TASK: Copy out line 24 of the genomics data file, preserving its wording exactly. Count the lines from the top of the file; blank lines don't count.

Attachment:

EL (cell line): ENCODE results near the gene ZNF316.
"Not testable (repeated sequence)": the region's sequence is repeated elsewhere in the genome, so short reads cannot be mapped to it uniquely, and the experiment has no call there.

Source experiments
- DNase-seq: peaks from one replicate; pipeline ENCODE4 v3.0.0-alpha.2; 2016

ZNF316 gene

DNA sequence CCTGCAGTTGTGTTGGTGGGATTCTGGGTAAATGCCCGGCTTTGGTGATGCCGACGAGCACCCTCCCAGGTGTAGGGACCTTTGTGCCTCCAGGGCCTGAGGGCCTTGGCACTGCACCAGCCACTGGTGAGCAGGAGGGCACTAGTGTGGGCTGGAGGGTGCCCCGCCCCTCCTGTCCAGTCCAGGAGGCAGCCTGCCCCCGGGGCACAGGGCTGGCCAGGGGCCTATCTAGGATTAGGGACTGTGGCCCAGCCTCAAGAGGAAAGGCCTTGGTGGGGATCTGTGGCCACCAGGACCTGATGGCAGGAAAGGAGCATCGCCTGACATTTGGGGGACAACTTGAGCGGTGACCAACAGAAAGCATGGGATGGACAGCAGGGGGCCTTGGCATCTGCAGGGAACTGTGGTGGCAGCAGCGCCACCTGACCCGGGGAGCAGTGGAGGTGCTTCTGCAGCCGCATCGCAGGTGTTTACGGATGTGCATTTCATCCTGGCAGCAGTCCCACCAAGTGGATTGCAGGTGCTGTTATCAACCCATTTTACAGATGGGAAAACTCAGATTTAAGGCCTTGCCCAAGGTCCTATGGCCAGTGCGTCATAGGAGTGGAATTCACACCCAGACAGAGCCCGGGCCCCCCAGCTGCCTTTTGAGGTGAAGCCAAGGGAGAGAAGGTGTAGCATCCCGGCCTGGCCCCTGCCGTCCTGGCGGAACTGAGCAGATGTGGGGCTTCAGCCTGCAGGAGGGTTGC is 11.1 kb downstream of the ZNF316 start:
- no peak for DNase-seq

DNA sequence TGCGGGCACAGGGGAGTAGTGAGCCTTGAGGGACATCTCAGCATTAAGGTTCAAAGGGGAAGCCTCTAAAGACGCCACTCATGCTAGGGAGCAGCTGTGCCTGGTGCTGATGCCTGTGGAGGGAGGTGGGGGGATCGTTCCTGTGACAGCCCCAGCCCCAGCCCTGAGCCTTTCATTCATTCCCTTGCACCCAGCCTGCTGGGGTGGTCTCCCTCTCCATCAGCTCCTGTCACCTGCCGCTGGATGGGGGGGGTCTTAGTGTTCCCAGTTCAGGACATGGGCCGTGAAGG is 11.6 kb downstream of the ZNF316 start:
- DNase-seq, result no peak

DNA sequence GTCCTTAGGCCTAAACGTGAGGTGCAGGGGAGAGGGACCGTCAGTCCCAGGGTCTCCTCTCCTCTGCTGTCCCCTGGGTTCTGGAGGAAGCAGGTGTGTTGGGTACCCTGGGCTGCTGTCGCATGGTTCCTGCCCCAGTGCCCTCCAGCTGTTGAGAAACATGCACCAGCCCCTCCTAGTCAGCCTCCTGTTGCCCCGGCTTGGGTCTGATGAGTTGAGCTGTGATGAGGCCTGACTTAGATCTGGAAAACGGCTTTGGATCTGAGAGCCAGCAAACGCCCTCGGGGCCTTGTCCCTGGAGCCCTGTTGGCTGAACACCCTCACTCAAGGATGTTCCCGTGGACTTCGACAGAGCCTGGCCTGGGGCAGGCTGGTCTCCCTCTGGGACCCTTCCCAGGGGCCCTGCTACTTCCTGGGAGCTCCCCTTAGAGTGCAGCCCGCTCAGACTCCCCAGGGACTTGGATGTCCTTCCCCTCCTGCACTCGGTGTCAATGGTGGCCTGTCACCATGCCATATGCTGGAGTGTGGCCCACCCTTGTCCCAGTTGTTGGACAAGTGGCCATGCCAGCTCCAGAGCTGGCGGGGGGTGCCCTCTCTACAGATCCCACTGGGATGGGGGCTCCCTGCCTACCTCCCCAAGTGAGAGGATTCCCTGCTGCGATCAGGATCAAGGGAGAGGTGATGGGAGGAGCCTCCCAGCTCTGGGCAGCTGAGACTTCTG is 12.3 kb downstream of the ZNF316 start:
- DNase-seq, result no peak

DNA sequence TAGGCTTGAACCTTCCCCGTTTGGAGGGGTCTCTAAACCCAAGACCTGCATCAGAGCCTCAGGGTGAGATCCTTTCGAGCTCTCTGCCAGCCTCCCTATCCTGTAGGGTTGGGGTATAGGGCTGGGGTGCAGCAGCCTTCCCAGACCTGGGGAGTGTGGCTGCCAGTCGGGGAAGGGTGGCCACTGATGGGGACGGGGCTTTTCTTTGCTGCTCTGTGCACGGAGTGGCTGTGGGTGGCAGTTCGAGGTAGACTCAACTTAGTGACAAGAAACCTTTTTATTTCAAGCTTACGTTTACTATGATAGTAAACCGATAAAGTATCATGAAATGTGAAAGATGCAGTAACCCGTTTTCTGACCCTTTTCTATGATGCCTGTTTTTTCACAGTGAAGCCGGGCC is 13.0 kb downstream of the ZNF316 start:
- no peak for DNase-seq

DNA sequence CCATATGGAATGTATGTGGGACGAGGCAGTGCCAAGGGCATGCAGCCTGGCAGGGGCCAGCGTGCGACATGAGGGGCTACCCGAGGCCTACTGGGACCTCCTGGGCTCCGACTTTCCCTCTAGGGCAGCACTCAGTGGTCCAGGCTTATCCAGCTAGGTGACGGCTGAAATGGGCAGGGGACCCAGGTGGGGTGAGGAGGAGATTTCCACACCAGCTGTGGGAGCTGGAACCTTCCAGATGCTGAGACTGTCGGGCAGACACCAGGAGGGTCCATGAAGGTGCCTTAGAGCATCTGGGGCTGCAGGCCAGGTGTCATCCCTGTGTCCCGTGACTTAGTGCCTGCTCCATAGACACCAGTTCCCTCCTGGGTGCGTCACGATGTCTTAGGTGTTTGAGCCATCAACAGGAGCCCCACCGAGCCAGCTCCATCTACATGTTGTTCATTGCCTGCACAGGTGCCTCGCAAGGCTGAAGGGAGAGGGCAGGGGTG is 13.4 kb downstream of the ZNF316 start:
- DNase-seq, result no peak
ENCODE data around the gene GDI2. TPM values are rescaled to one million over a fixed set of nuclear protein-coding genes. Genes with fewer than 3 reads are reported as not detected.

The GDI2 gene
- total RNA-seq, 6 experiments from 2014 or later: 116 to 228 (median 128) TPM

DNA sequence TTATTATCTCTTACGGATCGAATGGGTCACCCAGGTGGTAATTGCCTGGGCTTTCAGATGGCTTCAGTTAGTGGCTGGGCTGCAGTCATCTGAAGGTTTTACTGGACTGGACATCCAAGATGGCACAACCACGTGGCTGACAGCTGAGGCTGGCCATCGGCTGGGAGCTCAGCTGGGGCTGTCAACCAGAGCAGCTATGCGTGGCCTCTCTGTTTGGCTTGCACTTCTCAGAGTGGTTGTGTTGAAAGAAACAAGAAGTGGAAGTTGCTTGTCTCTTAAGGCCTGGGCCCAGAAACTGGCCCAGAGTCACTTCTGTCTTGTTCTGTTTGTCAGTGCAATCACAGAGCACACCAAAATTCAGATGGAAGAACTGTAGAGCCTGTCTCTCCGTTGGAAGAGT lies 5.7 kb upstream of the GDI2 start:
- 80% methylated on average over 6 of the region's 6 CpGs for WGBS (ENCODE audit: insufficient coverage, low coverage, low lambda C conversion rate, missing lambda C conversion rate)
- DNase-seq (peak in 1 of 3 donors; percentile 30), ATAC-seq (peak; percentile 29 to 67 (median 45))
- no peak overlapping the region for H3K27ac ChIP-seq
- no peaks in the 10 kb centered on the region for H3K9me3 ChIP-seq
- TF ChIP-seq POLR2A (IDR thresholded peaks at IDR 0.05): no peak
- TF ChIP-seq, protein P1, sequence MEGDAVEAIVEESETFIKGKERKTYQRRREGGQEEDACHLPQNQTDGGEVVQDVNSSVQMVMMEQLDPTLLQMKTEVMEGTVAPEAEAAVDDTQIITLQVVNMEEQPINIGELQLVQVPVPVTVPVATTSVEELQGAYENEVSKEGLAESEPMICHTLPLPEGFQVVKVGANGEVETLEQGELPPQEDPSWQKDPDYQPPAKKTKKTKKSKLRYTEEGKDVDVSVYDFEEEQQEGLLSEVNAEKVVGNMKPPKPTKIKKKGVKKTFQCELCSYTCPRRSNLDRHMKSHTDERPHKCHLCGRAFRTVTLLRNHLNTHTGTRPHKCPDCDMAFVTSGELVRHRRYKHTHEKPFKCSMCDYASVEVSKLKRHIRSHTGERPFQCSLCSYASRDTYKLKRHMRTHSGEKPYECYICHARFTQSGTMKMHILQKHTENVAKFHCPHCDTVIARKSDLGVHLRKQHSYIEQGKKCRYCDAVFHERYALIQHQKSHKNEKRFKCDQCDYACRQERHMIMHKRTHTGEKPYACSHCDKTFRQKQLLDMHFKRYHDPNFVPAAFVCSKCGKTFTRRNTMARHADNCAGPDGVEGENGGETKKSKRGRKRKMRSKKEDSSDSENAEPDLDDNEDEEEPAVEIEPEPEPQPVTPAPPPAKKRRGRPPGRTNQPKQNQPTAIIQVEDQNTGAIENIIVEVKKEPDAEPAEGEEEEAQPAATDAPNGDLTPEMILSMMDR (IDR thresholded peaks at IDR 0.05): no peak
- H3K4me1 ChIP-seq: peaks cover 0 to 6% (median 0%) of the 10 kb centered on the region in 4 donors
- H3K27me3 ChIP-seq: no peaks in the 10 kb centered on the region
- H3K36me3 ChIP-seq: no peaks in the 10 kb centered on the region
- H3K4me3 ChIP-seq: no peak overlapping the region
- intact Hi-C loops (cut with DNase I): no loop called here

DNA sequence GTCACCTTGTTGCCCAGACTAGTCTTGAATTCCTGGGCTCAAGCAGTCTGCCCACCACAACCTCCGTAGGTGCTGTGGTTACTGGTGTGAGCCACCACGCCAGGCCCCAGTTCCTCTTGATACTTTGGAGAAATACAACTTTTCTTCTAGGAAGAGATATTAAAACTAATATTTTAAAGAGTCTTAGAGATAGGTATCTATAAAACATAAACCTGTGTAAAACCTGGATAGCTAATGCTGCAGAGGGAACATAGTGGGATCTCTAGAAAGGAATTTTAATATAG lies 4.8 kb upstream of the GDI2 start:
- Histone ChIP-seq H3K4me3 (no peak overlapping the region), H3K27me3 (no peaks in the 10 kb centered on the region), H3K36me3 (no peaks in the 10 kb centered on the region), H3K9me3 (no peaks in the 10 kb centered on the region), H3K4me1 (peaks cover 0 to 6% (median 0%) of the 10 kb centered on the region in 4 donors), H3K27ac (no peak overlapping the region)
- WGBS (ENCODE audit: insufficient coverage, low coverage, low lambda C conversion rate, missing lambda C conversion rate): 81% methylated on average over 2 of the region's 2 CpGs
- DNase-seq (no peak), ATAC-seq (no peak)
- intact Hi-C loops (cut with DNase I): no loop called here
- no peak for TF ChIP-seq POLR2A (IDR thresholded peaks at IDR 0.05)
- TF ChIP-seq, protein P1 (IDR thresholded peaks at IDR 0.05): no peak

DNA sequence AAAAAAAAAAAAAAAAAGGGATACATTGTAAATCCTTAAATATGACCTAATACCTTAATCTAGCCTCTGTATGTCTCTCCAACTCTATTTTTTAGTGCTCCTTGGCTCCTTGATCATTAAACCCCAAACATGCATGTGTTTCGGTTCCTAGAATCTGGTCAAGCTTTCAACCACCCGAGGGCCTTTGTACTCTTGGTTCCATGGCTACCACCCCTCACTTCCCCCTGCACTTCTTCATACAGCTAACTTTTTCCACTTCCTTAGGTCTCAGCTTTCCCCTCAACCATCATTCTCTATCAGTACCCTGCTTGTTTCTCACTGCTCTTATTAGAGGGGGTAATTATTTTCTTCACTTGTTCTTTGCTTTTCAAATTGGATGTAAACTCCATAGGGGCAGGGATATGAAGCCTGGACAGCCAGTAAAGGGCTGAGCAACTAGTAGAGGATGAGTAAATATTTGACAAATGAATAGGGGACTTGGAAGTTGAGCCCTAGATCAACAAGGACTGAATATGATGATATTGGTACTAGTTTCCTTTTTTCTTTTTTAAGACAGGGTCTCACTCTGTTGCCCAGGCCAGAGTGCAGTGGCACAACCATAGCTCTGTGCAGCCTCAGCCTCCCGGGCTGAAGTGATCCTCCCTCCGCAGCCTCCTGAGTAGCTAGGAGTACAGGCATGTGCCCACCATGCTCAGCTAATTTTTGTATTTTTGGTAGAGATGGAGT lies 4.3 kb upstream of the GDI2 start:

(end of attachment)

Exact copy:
- TF ChIP-seq POLR2A (IDR thresholded peaks at IDR 0.05): no peak